David Kennedy, ‘The Drama in Ulster’, in Sam Hanna Bell, et al., eds., The Arts in Ulster (London: Harrap 1951), p.55, notes that ‘[] the shadowy darkness in which [Yeats’s] imagination swathed this strange world owed more to the theosophical vapourings of Madame Blavatsky than to the clear vision and precise images which are the authentic marks of Celtic literature. Ulster common sense instinctively rejected this charlatanism and guyed it in The Mist Does Be on the Bog’.

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References
D. E. S. Maxwell (Modern Irish Drama, 1984), lists only Thompson in Ti-na-nOg (Dublin 1918) [sic].

3 Geese Catalogue (1999) lists Thompson in Tir na nOg (Grand Opera House, 9 Dec. 1912; [pub. c.1912]).

Belfast Central Public Library holds Thompson in Tir-na-n-Og.

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Quotations
[from The Mist that Does Be on the Bog]: Clarence, ‘And you think, kind ladies, that I have the gift of the bards upon me?’ Cissie, ‘Sure it’s plain to be seen as the staff of a pike, for the beautiful words pour from your lips like a delf jug, and it full of buttermilk.’ (Cited by Louis Dieltjens in ‘The Abbey Theatre as a Cultural Formation’, Joris Duytschaever and Geert Lernout, eds., History and Violence in Anglo-Irish Literature [Conference of 9 April 1986; Costerus Ser. Vol. 71] Amsterdam: Rodopi 1988, pp.47-65; p.48.)

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Notes
Rutherford Mayne Papers: In the Rutherford Mayne Papers, donated by Mary and Flann Campbell to the Linen Hall Library, Nov. 1993, MacNamara features as having played with the Fionn cycle in Thompson in Tir na nOg; Aonghus explains why he has given the heroes English to speak; ‘Our temper have [?left] us with the speech’; Thompson, ‘the last thing I mind was I was goin’ to the fight at Scarva’; thinks he’s in an asylum; ‘Call me Andy!’, to Grania; ‘I was blew up ... gun bursted in me hond’; Times is changed when the Newsletter calls it a pageant’; ‘fighting to Hibernians in Portadown’; ‘no believer in mixed marriages’; Thompson charged with trespass, and tried; Grania commissioned to find out if he is Irish as he says, and finds against; on Westminster rule, ‘Are you too lazy to rule yourself?’; Red Branch v. Black Preceptor; Gaelic characters are the High King [unnamed]; Finn MacCumail; Fergus; Maeve; Grania’.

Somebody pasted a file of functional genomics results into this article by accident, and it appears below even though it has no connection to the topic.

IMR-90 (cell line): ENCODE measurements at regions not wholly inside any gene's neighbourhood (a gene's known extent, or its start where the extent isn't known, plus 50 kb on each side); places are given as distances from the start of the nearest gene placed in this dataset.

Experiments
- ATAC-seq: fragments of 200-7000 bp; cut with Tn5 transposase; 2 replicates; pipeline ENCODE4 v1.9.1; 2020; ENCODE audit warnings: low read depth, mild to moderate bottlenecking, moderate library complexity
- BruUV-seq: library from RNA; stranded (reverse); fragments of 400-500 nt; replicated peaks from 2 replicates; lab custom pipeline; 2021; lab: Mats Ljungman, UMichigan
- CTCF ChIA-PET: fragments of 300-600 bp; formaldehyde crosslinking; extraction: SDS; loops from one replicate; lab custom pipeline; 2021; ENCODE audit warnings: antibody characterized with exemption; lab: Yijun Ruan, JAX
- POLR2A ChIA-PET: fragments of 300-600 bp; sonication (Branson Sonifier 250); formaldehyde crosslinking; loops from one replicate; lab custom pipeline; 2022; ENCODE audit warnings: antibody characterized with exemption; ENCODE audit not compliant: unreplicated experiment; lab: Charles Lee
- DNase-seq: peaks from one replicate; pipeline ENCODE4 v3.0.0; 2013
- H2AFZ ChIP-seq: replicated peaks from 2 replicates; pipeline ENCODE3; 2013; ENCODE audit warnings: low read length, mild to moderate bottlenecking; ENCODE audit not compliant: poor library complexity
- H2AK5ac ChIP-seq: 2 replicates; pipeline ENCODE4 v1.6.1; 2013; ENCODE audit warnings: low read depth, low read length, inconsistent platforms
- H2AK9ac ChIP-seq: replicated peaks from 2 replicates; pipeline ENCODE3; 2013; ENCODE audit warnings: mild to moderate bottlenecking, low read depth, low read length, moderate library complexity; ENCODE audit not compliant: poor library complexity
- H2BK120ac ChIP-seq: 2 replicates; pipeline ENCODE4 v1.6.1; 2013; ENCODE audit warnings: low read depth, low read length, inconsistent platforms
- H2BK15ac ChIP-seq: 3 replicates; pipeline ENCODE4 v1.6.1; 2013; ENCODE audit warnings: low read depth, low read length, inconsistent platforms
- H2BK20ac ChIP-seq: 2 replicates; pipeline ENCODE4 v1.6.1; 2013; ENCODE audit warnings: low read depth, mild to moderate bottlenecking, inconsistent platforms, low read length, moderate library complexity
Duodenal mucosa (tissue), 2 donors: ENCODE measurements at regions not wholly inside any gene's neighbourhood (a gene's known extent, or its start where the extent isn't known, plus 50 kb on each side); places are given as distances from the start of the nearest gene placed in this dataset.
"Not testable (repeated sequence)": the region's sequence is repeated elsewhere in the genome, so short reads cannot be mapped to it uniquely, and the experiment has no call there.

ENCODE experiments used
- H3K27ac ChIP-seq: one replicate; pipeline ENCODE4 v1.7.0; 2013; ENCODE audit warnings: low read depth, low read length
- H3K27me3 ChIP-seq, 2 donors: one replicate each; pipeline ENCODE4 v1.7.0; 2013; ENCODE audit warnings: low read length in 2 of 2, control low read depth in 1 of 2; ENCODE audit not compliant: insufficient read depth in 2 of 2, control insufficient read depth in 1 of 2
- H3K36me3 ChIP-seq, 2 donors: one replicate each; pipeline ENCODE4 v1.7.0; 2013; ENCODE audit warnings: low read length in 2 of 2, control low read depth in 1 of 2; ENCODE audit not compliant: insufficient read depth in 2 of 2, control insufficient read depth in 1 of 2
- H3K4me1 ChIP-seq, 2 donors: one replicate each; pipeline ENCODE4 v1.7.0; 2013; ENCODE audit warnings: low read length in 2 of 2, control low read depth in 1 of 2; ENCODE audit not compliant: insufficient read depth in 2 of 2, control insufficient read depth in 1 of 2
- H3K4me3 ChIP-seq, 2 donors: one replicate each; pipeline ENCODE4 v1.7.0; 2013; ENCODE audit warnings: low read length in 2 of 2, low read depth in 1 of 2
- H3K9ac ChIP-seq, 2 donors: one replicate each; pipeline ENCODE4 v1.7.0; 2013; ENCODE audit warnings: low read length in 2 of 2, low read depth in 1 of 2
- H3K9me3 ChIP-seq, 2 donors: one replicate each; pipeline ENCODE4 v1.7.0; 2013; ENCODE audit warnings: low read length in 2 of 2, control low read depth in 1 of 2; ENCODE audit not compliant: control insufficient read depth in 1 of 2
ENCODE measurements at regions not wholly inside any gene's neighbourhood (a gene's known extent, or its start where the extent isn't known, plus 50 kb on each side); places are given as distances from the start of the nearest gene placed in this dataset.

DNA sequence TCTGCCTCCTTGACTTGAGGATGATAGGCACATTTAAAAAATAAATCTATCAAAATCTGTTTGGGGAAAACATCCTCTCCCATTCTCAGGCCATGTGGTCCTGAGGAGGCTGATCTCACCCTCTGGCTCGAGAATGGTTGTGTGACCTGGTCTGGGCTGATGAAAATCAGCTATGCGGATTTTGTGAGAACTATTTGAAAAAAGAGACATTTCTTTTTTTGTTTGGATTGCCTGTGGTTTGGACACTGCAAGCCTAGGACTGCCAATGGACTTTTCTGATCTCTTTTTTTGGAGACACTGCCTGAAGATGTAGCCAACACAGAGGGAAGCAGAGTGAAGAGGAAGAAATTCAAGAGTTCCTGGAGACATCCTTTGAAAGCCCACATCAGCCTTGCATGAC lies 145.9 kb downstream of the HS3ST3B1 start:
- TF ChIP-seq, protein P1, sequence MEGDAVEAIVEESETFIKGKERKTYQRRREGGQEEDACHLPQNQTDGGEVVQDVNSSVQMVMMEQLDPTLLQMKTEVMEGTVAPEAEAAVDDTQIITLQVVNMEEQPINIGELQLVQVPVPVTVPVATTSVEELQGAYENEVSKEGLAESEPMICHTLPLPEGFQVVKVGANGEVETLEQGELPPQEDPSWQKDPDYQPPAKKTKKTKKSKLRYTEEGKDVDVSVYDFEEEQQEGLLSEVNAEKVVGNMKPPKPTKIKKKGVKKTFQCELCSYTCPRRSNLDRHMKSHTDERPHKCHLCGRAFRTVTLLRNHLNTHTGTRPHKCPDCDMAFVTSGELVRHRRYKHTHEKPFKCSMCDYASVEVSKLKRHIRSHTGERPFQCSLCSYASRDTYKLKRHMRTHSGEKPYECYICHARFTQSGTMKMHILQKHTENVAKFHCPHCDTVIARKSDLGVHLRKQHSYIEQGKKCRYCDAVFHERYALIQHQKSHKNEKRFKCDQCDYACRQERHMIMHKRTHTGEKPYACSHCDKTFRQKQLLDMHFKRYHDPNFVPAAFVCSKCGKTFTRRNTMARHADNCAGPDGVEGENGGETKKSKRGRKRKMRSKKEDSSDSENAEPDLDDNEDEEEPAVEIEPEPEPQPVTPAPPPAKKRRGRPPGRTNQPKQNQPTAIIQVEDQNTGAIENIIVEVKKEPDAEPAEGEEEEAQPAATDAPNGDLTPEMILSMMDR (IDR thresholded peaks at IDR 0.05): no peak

Lady Anne’s Walk (1903), a miscellany of historical reminiscences, supplied the theme of the ‘sham fight at Scarva’ which features in the mis-en-scène of Thompson in Tir na nÓg [see Richard Kirkland [on Cathal O’Byrne] in Bullán: Journal of Irish Studies, IV, 2 (Winter 1999/Spring 2000), pp.67-82.

See pictures: North Strand Rush by Jack Morrow in Irish Review. 4, 38 (April 1914); The Seaweed Gatherers by Jack Morrow, in Ibid., 3, 30 (Aug., 1913); September Sunshine by Jack Morrow, in Ibid., 3, 33 (Nov., 1913), and The Beggars by Jack Morrow, in Ibid., 1, 12 (Feb., 1912). See also a painting of Jack Morrow by Estella Solomon in the Irish Review, 4, 37 (March 1914) [Information supplied by Lucille Redmond; email of 16.07.2104].